It’s important to note that our local rate and credit market views on China are predicated on currency stability, which reduces volatility and uncertainty for investors. Our strong currency view is both a key call and a key factor in anchoring our real rate expectations.

Q: How do you see the local Chinese investor base evolving in the next two to three years?
Yin: As China continues to build wealth and increase its global economic presence, the number of sophisticated Chinese investors, both institutions and individuals, grows daily. These investors are increasingly tapping into the global markets for both tactical (alpha) and strategic (diversification) investments, and policies are increasingly accommodative for this outbound investment. Indeed, the government has tailored several programs for qualified domestic investors at the institutional level (QDII), the enterprise level (QDIE), the limited-partner level (QDLP) and, potentially, the individual investor level (QDII2).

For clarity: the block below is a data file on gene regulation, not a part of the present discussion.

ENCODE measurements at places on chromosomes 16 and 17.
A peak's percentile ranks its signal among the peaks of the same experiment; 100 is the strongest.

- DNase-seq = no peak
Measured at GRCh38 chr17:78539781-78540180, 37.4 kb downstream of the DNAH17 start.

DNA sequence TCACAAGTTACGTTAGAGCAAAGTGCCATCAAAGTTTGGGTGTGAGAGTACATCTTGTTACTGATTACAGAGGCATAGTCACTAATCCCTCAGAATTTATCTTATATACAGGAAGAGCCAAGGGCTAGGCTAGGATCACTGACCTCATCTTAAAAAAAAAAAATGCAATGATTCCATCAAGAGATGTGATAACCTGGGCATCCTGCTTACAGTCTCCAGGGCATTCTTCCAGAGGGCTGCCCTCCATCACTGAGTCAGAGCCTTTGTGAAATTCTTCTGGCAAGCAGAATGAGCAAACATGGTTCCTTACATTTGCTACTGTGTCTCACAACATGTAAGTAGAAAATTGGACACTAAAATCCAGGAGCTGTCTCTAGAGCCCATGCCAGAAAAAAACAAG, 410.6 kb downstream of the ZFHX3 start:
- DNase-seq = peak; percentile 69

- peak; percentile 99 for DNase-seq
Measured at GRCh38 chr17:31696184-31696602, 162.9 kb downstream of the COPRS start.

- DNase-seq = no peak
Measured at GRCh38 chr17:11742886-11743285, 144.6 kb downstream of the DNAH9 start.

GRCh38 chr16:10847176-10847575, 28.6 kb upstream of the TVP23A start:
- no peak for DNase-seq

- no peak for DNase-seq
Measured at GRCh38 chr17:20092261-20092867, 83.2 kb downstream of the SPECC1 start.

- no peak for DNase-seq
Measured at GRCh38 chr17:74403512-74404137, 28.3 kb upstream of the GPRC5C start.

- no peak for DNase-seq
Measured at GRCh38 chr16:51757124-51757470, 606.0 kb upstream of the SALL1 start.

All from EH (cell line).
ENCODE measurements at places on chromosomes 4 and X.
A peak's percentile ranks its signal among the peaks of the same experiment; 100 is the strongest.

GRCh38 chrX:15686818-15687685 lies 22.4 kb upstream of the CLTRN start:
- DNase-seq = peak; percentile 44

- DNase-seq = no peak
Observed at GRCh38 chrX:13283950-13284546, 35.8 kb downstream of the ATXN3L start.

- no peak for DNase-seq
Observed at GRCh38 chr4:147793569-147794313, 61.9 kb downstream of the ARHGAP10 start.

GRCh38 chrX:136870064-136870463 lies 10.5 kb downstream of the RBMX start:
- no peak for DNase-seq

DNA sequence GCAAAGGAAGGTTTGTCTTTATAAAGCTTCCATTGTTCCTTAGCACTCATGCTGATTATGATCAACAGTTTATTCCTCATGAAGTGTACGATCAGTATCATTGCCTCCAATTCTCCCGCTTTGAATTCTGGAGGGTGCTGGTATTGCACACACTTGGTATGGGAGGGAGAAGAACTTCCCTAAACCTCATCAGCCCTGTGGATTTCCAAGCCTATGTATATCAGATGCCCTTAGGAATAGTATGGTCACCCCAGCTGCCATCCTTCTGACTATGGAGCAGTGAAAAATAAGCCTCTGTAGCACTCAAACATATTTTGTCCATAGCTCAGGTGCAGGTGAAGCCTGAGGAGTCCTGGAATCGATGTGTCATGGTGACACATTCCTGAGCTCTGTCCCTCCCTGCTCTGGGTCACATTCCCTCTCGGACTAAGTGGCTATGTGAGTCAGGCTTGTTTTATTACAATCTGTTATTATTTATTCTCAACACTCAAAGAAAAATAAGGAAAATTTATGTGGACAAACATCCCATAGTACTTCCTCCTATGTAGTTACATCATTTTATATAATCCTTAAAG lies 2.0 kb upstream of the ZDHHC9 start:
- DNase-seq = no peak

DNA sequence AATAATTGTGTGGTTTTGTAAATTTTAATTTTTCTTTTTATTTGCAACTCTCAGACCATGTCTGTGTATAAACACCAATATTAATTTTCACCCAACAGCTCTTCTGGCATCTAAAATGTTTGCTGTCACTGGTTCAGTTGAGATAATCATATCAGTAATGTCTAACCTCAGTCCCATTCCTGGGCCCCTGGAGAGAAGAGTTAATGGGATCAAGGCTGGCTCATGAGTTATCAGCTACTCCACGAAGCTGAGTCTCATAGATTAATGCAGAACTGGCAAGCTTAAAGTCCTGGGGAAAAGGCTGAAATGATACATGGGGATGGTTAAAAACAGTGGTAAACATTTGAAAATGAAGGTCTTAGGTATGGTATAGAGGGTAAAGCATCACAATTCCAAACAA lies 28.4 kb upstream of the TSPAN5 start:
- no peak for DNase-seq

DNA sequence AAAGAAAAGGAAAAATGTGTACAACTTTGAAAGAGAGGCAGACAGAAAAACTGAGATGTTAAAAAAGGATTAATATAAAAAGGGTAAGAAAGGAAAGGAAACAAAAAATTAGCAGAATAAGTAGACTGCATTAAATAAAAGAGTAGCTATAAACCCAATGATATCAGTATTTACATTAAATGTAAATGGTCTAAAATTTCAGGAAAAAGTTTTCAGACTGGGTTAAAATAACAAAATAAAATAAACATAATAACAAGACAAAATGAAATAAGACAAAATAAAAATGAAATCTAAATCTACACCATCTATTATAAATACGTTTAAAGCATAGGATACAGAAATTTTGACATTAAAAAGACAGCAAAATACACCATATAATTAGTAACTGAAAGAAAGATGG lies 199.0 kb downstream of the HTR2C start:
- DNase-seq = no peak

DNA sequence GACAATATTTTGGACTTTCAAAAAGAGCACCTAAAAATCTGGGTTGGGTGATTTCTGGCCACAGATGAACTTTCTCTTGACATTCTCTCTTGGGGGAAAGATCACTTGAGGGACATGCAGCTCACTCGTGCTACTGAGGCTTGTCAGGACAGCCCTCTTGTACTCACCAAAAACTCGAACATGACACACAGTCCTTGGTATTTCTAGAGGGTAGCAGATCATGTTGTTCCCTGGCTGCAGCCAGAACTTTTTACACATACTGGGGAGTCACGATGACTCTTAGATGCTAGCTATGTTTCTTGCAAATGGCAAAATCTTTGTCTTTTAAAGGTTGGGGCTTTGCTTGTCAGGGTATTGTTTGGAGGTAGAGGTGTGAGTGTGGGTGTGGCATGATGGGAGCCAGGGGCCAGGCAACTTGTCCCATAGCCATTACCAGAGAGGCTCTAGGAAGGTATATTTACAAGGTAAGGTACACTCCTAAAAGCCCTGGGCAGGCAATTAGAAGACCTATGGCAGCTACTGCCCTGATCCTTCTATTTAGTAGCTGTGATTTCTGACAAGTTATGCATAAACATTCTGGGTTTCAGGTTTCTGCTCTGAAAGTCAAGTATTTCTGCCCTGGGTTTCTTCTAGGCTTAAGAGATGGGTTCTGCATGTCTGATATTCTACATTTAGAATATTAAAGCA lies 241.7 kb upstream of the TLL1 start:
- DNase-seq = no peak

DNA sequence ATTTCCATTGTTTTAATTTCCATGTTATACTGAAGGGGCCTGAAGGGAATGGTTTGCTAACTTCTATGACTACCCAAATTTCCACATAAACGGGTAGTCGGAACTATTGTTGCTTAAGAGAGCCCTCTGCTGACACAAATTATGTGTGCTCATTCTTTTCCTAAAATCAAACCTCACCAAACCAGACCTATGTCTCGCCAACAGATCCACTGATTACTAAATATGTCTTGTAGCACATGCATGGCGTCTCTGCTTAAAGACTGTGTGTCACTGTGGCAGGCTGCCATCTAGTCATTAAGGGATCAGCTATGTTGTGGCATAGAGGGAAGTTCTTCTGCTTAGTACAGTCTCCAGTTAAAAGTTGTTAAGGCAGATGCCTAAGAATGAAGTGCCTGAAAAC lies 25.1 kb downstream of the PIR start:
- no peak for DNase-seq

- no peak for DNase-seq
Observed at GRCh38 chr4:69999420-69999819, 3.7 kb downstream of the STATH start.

PIMCO has been working with Chinese investors for over a decade. We aim to deepen our partnerships with Chinese institutions to provide solutions across global markets and asset classes; we will also continue to evaluate opportunities to partner with wealth management investors to help provide access to global investment opportunities.

Q: Any concluding thoughts? Mogelof:
Broadly, we expect the flow of investments to increase both into and out of China. We will continue to strive to provide top-quality investment solutions to China investors as they look globally and to global investors as they evaluate this important and growing market.

The Author

Eric J. Mogelof

Head of PIMCO Asia-Pacific

Luke Spajic

Head of Asia EM Portfolio Management

Haining Yin

Head of China Account Management

Isaac Meng

Portfolio Manager, Emerging Markets